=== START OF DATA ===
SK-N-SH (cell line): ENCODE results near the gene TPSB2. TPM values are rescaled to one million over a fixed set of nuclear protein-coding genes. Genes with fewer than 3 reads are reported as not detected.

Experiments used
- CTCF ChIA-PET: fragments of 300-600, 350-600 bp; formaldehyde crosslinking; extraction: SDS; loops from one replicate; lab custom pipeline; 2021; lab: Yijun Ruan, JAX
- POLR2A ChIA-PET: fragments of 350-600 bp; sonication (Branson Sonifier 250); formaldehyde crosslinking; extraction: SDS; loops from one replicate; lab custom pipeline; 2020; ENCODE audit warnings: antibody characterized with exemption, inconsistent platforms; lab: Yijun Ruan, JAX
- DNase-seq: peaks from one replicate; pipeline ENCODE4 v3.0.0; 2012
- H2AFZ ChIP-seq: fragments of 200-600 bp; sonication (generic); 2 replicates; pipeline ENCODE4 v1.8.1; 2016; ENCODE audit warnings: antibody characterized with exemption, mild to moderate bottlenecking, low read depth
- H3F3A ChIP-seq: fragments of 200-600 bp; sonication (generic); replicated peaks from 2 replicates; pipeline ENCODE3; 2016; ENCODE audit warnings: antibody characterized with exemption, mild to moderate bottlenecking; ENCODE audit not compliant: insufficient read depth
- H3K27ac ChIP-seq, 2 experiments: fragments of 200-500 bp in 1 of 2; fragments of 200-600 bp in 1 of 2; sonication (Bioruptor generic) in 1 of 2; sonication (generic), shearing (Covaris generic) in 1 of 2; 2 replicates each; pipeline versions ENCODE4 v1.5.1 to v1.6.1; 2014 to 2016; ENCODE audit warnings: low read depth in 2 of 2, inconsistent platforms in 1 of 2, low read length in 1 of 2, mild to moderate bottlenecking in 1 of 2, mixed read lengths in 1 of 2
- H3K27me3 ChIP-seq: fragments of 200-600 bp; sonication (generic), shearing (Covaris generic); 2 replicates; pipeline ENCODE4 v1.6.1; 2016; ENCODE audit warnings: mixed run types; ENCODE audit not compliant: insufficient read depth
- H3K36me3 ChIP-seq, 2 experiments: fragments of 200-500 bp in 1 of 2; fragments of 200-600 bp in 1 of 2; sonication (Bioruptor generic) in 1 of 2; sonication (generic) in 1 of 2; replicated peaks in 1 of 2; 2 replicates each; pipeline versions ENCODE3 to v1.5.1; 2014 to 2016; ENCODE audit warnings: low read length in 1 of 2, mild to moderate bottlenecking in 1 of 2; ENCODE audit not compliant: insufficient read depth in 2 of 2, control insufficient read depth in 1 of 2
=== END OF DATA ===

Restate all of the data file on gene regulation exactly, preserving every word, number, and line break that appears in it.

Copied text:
SK-N-SH (cell line): ENCODE results near the gene TPSB2. TPM values are rescaled to one million over a fixed set of nuclear protein-coding genes. Genes with fewer than 3 reads are reported as not detected.

Experiments used
- CTCF ChIA-PET: fragments of 300-600, 350-600 bp; formaldehyde crosslinking; extraction: SDS; loops from one replicate; lab custom pipeline; 2021; lab: Yijun Ruan, JAX
- POLR2A ChIA-PET: fragments of 350-600 bp; sonication (Branson Sonifier 250); formaldehyde crosslinking; extraction: SDS; loops from one replicate; lab custom pipeline; 2020; ENCODE audit warnings: antibody characterized with exemption, inconsistent platforms; lab: Yijun Ruan, JAX
- DNase-seq: peaks from one replicate; pipeline ENCODE4 v3.0.0; 2012
- H2AFZ ChIP-seq: fragments of 200-600 bp; sonication (generic); 2 replicates; pipeline ENCODE4 v1.8.1; 2016; ENCODE audit warnings: antibody characterized with exemption, mild to moderate bottlenecking, low read depth
- H3F3A ChIP-seq: fragments of 200-600 bp; sonication (generic); replicated peaks from 2 replicates; pipeline ENCODE3; 2016; ENCODE audit warnings: antibody characterized with exemption, mild to moderate bottlenecking; ENCODE audit not compliant: insufficient read depth
- H3K27ac ChIP-seq, 2 experiments: fragments of 200-500 bp in 1 of 2; fragments of 200-600 bp in 1 of 2; sonication (Bioruptor generic) in 1 of 2; sonication (generic), shearing (Covaris generic) in 1 of 2; 2 replicates each; pipeline versions ENCODE4 v1.5.1 to v1.6.1; 2014 to 2016; ENCODE audit warnings: low read depth in 2 of 2, inconsistent platforms in 1 of 2, low read length in 1 of 2, mild to moderate bottlenecking in 1 of 2, mixed read lengths in 1 of 2
- H3K27me3 ChIP-seq: fragments of 200-600 bp; sonication (generic), shearing (Covaris generic); 2 replicates; pipeline ENCODE4 v1.6.1; 2016; ENCODE audit warnings: mixed run types; ENCODE audit not compliant: insufficient read depth
- H3K36me3 ChIP-seq, 2 experiments: fragments of 200-500 bp in 1 of 2; fragments of 200-600 bp in 1 of 2; sonication (Bioruptor generic) in 1 of 2; sonication (generic) in 1 of 2; replicated peaks in 1 of 2; 2 replicates each; pipeline versions ENCODE3 to v1.5.1; 2014 to 2016; ENCODE audit warnings: low read length in 1 of 2, mild to moderate bottlenecking in 1 of 2; ENCODE audit not compliant: insufficient read depth in 2 of 2, control insufficient read depth in 1 of 2